Consumer Expenditure Survey from the Bureau of Labor Statistics
National Longitudinal Surveys from the Bureau of Labor Statistics
Center For Disease Control and Prevention: health (public, environmental, global, territorial); workplace safety
CDC WONDER (Wide-ranging Online Data for Epidemiologic Research)
CDC FastStats: quick access to public health statistics by topic
County Business Patterns to see numbers of businesses by area or zip code
A primary goal of Data.gov is to improve access to Federal data and expand creative use of those data beyond the walls of government by encouraging innovative ideas (e.g., web applications).
MyEnvironment map tool
National Climate Data Center: U.S. climate and data weather sets; current and historical data
The US Census bureau opens its data to the public, provides quick facts about the United States population, and even provides data visualizations of its own.
American FactFinder - download economic, housing, demographic data from American Community Survey and others
Census data mapper: http://www.census.gov/geo/maps-data/maps/datamapper.html (Links to an external site.) - create census-based maps by county from 2010 census
Reference Maps- search census maps by legislative boundary or geographic area
Thematic Maps - search maps by subject such as business, income, natural disaster, race & ethnicity, sex, total population. Includes single year data for all counties and school districts
OECD (Organization for Economic Cooperation and Development)
World Bank World Development Indicators: global development indicators including national, regional and global estimates
“ProPublica is an independent, non-profit newsroom that produces investigative journalism in the public interest.”
Cal State San Marcos Library Environmental Studies Research Guide
Eastern Michigan University Library, “Free Sources of Data Sets on the Web,”
(from The International Association for Social Science Information Services & Technology/IASSIST Quick Guide to Data Citation)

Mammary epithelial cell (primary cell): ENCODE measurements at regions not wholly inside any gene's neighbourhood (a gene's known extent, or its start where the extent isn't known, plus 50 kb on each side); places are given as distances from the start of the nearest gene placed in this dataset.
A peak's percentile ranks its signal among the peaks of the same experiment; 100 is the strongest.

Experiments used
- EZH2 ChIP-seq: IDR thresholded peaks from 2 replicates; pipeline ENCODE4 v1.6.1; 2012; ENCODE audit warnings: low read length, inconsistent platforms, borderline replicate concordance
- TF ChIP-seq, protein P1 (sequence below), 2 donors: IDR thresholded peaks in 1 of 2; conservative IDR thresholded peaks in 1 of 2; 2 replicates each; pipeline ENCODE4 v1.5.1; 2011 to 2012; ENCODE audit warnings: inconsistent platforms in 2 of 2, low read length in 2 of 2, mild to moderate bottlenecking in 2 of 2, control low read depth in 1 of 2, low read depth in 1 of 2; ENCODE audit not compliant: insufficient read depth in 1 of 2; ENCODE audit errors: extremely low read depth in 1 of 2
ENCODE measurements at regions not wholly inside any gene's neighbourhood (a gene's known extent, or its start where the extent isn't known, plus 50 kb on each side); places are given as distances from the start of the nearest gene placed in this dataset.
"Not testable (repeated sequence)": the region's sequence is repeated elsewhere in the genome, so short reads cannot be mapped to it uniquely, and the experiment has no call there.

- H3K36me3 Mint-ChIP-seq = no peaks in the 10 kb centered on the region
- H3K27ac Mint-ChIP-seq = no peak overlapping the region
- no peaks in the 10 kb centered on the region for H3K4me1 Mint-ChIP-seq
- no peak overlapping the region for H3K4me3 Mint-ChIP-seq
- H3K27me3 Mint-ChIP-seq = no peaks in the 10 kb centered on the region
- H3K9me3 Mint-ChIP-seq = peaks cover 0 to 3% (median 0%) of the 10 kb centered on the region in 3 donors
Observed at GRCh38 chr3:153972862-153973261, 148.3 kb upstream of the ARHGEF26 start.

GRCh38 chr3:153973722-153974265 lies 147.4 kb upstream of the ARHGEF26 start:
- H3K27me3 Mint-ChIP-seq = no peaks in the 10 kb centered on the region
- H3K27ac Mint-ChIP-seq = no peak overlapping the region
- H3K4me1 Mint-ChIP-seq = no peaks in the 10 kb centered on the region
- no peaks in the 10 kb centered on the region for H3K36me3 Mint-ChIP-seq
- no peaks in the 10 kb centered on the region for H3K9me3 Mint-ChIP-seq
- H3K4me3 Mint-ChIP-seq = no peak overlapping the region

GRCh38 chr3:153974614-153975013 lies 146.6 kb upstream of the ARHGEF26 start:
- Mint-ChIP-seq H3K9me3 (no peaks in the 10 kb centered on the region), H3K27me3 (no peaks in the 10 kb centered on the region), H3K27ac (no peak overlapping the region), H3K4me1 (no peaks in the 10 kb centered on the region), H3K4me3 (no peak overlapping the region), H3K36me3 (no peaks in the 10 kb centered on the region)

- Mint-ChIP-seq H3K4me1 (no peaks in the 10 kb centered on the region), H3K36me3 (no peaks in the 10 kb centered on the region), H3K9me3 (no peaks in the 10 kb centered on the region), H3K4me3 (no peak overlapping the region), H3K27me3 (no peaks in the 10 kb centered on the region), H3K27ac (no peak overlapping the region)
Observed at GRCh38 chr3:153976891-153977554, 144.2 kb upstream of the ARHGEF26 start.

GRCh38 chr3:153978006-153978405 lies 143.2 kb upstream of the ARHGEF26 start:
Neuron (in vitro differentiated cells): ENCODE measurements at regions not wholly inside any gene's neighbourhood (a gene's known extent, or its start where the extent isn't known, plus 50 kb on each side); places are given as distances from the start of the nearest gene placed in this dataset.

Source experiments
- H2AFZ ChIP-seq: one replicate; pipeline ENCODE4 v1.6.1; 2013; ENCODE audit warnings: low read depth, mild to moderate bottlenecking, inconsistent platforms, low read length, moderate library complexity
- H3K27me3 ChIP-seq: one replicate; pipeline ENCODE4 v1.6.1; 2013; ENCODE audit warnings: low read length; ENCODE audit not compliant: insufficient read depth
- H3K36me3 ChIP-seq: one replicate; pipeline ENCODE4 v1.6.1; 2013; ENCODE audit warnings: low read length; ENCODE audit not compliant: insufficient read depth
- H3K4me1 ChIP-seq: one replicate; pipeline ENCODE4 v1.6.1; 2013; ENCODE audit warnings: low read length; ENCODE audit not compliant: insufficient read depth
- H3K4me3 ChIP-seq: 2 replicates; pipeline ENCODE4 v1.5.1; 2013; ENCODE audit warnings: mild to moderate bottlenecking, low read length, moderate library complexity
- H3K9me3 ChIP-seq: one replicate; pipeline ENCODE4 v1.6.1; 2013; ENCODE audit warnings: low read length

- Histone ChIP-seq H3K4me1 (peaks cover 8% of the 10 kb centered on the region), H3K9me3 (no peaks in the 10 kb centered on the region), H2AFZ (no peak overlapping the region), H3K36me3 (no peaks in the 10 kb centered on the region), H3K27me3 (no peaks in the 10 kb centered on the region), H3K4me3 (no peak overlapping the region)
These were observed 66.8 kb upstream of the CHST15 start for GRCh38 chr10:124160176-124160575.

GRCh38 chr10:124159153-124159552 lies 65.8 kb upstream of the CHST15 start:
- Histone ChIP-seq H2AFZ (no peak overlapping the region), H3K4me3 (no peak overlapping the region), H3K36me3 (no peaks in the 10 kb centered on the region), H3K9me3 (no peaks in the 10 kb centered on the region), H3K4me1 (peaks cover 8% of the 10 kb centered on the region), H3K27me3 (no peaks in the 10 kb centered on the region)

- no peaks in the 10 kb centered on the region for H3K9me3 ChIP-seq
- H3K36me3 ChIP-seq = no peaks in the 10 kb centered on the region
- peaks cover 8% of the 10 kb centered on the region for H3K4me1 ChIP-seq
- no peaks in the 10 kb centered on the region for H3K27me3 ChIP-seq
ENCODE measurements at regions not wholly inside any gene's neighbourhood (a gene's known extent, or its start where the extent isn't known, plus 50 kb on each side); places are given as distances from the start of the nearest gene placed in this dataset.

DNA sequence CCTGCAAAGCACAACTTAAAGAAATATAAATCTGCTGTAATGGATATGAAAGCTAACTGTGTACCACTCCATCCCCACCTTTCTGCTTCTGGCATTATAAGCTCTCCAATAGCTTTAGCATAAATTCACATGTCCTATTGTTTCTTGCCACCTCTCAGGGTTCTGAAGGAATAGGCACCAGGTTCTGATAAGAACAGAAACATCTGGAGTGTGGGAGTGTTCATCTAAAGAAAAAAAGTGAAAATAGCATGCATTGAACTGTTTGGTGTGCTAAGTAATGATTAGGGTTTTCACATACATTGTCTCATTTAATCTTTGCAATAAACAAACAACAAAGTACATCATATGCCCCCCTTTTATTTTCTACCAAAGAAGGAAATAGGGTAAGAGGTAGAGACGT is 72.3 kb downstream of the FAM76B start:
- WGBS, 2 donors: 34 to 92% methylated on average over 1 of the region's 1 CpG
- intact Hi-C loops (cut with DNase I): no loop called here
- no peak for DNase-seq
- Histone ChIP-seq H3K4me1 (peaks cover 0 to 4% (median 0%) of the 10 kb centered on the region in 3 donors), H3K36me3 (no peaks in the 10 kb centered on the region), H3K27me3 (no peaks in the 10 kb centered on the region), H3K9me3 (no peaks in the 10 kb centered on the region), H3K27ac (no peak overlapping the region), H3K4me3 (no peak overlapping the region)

Author: Name(s) of each individual or organizational entity responsible for the creation of the dataset.
Date of Publication: Year the dataset was published or disseminated.
Title: Complete title of the dataset, including the edition or version number, if applicable.
Publisher and/or Distributor: Organizational entity that makes the dataset available by archiving, producing, publishing, and/or distributing the dataset.
Electronic Location or Identifier: Web address or unique, persistent, global identifier used to locate the dataset (such as a DOI). Append the date retrieved if the title and locator are not specific to the exact instance of the data you used.
These are the minimum elements required for dataset identification and retrieval. Fewer or additional elements may be requested by author guidelines or style manuals. Be sure to include as many elements as needed to precisely identify the dataset you have used.
Example (in MLA style):
Smith, Tom W., Peter V. Marsden, and Michael Hout. General Social Survey, 1972-2010 Cumulative File. ICPSR31521-v1. Chicago, IL: National Opinion Research Center [producer]. Ann Arbor, MI: Inter-university Consortium for Political and Social Research [distributor], 2011. Web. 23 Jan 2012. doi:10.3886/ICPSR31521.v1